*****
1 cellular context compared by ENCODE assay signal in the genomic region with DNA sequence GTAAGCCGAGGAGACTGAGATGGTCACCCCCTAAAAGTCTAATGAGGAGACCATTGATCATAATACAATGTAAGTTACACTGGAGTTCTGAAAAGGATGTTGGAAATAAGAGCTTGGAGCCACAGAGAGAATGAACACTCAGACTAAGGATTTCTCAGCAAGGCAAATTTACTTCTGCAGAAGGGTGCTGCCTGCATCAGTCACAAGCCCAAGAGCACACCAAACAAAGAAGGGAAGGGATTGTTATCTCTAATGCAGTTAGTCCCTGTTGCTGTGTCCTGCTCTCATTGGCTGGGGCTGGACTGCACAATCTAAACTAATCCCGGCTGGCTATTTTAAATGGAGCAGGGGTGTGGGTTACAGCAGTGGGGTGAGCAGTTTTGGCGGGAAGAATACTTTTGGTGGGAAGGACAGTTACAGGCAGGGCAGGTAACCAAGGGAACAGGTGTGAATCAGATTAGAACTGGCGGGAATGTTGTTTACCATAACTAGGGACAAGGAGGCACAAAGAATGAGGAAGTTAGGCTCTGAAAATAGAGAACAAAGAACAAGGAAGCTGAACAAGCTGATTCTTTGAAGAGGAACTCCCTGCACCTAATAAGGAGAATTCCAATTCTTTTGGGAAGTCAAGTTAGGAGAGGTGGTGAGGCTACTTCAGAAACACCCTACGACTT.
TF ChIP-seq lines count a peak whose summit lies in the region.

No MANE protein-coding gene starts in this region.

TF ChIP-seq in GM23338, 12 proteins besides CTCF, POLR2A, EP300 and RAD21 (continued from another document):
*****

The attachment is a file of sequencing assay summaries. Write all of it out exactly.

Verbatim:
1 cellular context compared by ENCODE assay signal in the genomic region with DNA sequence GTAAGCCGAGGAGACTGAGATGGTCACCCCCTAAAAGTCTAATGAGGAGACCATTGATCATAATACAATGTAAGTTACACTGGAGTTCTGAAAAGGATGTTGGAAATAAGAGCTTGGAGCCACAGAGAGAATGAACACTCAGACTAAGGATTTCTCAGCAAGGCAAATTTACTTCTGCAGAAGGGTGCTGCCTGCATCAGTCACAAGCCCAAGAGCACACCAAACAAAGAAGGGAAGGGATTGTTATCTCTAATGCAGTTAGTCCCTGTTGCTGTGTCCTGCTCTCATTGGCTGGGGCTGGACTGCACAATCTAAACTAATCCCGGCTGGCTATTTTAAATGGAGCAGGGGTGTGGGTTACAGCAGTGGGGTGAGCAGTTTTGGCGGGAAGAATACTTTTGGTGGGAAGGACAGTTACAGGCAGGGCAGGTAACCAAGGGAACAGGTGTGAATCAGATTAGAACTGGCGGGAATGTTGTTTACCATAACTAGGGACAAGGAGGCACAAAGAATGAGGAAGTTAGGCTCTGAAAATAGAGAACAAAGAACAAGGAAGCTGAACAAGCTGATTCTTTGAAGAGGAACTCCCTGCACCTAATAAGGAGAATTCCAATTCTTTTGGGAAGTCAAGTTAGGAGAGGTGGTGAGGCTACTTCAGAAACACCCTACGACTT.
TF ChIP-seq lines count a peak whose summit lies in the region.

No MANE protein-coding gene starts in this region.

TF ChIP-seq in GM23338, 12 proteins besides CTCF, POLR2A, EP300 and RAD21 (continued from another document):